<$BlogRSDUrl$>

Monday, October 16, 2006


 

Johns Hopkins vs. Iraq Body Count


Lenin has a long post up about Iraq Body Count and its criticisms of the latest Johns Hopkins report (mislabelled, and not just by Lenin, as the "Lancet report," as if Lancet were the authors rather than simply the publishers) of excess deaths in Iraq. American Leftist also explores the issues in depth, as have many others.

I'd like to add one small contribution to the discussion which I haven't seen mentioned before (although, with the quantity of words being published in the world vs. the amount I read, that may not amount to much). And that is this: Iraq Body Count reports on reported deaths - 50 killed in a car bombing here, 25 beheaded there, etc. The criticism of that, from various sources, has been that Iraq is a big place, reporters are very restricted, and not all such deaths go reported. Certainly true. But there's another factor. When 20 people are killed in a car bombing, 40 more are injured. That much is often reported. But when those 40 people head off to hospital (or to their homes), it may well be that 5 die the next day, and 5 more the next week from their injuries. Are those ever reported? Never as far as I can tell. Not once have I seen a report that "5 people died in a Baghdad hospital today from injuries received in a car bombing (or an American aerial bombing) yesterday."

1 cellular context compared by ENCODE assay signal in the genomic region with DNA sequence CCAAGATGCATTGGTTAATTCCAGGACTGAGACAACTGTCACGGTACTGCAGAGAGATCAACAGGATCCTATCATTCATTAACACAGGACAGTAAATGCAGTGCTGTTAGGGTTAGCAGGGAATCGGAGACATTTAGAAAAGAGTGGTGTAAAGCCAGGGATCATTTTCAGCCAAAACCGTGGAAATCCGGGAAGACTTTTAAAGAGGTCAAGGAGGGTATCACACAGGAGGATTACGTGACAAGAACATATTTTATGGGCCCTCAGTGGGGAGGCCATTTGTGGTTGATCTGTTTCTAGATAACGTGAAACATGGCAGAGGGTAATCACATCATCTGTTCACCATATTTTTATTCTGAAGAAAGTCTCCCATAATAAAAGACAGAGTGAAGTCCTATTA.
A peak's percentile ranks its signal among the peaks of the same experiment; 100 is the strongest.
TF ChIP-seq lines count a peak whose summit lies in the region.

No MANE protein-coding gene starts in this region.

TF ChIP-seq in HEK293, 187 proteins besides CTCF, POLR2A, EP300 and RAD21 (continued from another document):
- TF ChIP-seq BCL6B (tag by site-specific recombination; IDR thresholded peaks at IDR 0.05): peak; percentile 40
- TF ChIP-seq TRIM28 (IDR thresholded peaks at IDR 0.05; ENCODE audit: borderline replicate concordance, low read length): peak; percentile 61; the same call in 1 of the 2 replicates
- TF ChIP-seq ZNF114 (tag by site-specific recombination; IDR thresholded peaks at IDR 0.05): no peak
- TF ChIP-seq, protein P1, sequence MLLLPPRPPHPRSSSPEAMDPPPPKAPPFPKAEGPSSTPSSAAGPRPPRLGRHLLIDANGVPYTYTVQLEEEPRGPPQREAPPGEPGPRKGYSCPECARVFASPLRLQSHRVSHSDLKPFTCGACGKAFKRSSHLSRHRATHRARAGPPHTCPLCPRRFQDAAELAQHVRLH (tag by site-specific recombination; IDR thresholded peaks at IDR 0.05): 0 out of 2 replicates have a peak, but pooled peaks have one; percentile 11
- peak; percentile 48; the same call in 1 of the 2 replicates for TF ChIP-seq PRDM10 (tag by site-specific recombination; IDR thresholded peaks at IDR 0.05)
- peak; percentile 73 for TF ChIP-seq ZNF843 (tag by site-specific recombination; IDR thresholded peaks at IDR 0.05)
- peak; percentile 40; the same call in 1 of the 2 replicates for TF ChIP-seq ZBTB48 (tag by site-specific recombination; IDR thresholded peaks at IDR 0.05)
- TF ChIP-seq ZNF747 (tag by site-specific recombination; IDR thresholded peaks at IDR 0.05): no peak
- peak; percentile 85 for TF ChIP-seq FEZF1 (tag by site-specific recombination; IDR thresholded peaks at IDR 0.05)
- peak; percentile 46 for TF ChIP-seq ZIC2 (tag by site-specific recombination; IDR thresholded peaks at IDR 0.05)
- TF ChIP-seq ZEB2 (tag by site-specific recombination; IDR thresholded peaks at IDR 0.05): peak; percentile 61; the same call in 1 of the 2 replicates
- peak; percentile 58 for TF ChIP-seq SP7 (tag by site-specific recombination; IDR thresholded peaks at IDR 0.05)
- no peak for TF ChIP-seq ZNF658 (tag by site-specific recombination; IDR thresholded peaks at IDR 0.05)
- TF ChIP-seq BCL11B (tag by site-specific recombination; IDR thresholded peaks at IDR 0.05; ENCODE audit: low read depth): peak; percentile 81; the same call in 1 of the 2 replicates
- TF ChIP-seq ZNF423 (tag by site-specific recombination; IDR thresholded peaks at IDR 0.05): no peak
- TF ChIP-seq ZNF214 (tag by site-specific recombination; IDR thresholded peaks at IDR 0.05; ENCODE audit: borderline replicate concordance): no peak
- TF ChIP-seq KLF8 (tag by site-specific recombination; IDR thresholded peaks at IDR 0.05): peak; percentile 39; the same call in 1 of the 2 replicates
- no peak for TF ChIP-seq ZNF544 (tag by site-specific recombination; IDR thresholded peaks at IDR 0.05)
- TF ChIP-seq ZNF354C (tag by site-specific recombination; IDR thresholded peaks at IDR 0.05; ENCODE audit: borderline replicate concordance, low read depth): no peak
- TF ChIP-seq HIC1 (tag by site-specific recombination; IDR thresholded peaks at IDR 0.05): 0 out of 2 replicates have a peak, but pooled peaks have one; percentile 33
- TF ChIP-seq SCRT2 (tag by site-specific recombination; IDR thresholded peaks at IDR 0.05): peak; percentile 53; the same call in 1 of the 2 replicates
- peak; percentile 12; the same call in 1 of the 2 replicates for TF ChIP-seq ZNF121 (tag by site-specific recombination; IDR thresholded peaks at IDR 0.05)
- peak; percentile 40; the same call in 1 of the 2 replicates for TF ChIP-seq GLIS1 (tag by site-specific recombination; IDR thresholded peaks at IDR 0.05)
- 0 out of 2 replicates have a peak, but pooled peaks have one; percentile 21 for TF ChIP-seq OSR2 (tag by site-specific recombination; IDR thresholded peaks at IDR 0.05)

And while we read frequently that American fatality rates are much lower than in previous wars, as injured soldiers can much more often be prevented from dying of their wounds, I think it's safe to say the same does not apply to wounded Iraqis. So, unless I'm missing something, this is one potentially huge death count that is totally missed in the IBC numbers, but included in the Johns Hopkins study.


Why stop here? There's more...

This page is powered by Blogger. Isn't yours? Weblog Commenting by HaloScan.com High Class Blogs: News and Media